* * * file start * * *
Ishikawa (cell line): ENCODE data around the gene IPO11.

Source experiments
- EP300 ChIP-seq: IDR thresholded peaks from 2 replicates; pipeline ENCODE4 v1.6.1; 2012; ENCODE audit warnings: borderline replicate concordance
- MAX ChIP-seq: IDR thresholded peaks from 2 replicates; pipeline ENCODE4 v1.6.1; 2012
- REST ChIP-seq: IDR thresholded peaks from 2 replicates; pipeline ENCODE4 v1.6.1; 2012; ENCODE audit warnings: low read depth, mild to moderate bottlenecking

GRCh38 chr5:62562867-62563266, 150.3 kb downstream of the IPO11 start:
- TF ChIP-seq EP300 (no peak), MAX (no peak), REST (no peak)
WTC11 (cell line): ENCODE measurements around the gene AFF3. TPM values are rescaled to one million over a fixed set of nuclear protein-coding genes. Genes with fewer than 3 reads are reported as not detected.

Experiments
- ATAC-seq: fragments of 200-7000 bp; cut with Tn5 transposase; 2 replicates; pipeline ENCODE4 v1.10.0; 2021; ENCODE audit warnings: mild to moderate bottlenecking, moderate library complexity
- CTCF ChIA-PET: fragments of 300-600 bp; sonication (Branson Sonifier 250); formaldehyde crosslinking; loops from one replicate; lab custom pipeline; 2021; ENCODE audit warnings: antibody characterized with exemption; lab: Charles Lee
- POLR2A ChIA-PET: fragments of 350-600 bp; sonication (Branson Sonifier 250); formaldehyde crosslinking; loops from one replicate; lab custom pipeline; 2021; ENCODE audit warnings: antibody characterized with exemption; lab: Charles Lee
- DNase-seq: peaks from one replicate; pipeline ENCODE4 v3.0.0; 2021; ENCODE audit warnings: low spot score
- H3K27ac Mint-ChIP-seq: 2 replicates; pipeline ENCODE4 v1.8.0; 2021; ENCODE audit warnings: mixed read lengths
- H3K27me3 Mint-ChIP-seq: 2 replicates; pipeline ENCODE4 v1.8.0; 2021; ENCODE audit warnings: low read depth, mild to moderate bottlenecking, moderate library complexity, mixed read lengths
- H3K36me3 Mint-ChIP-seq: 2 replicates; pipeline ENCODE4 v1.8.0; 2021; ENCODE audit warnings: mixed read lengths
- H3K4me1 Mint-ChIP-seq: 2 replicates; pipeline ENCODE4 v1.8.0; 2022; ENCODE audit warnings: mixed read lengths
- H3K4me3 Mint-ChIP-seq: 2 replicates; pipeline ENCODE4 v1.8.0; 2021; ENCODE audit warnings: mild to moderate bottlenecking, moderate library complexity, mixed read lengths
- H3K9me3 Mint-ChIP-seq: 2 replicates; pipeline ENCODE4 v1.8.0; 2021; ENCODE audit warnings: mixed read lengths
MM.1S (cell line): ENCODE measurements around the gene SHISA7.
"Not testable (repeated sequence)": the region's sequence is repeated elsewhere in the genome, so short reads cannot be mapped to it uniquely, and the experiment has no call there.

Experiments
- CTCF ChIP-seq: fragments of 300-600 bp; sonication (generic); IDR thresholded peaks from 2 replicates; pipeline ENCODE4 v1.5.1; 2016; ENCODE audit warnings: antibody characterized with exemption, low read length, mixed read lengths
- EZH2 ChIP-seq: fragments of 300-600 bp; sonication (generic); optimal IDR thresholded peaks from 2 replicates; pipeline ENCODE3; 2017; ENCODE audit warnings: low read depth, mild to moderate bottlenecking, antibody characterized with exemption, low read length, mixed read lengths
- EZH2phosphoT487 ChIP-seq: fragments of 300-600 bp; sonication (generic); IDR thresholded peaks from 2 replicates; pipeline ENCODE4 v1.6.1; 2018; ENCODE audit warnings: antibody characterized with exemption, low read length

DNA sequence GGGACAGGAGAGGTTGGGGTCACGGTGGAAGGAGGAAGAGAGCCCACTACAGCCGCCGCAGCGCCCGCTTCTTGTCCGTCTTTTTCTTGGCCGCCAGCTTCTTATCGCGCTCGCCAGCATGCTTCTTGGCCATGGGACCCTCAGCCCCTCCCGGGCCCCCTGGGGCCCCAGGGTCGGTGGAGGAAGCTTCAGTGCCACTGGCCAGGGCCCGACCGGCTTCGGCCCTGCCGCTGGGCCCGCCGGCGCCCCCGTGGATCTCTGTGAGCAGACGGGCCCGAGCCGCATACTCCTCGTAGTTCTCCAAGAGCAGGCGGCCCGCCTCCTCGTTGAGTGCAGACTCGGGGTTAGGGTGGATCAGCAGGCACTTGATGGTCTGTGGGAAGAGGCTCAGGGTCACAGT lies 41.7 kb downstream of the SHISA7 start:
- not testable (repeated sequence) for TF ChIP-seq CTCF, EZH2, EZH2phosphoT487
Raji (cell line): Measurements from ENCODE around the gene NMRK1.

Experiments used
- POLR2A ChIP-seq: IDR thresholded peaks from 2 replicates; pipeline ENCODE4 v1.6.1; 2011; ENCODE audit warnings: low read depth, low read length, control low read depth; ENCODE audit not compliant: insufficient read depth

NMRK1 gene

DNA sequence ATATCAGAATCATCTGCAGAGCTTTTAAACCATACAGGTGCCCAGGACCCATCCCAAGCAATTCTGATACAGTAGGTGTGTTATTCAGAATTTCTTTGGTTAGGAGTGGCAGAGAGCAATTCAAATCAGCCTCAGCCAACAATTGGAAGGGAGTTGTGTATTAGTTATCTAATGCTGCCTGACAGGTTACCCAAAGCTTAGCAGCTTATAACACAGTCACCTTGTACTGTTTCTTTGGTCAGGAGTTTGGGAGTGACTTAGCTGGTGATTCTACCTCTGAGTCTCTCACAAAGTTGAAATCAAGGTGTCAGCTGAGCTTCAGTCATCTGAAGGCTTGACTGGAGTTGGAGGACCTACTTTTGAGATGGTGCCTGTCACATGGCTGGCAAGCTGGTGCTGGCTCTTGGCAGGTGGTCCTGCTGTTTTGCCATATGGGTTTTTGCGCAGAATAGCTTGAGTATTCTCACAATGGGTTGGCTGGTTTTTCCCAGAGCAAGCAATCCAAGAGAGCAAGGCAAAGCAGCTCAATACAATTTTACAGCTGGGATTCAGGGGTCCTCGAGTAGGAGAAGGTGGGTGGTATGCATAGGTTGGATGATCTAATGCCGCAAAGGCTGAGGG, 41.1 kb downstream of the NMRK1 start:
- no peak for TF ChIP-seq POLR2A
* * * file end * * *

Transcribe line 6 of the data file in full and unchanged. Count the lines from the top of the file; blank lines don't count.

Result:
GRCh38 chr5:62562867-62563266, 150.3 kb downstream of the IPO11 start: